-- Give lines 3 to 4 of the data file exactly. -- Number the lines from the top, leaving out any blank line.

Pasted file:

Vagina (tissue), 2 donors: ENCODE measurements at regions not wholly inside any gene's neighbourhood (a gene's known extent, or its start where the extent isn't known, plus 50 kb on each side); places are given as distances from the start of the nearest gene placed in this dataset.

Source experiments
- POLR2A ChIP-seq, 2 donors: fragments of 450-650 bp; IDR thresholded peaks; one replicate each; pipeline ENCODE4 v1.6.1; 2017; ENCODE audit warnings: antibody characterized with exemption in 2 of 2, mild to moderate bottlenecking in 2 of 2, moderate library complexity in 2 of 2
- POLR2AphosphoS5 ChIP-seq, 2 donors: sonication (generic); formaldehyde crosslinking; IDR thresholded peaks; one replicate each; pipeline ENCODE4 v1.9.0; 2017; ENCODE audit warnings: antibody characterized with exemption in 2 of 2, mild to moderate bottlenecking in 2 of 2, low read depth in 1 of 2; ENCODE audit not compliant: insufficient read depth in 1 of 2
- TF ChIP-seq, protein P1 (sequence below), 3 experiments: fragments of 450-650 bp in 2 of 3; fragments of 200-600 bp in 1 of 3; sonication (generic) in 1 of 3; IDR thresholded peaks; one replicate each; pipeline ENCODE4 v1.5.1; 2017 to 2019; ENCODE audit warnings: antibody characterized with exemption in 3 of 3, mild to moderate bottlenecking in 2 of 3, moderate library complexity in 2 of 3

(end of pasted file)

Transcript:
- POLR2A ChIP-seq, 2 donors: fragments of 450-650 bp; IDR thresholded peaks; one replicate each; pipeline ENCODE4 v1.6.1; 2017; ENCODE audit warnings: antibody characterized with exemption in 2 of 2, mild to moderate bottlenecking in 2 of 2, moderate library complexity in 2 of 2
- POLR2AphosphoS5 ChIP-seq, 2 donors: sonication (generic); formaldehyde crosslinking; IDR thresholded peaks; one replicate each; pipeline ENCODE4 v1.9.0; 2017; ENCODE audit warnings: antibody characterized with exemption in 2 of 2, mild to moderate bottlenecking in 2 of 2, low read depth in 1 of 2; ENCODE audit not compliant: insufficient read depth in 1 of 2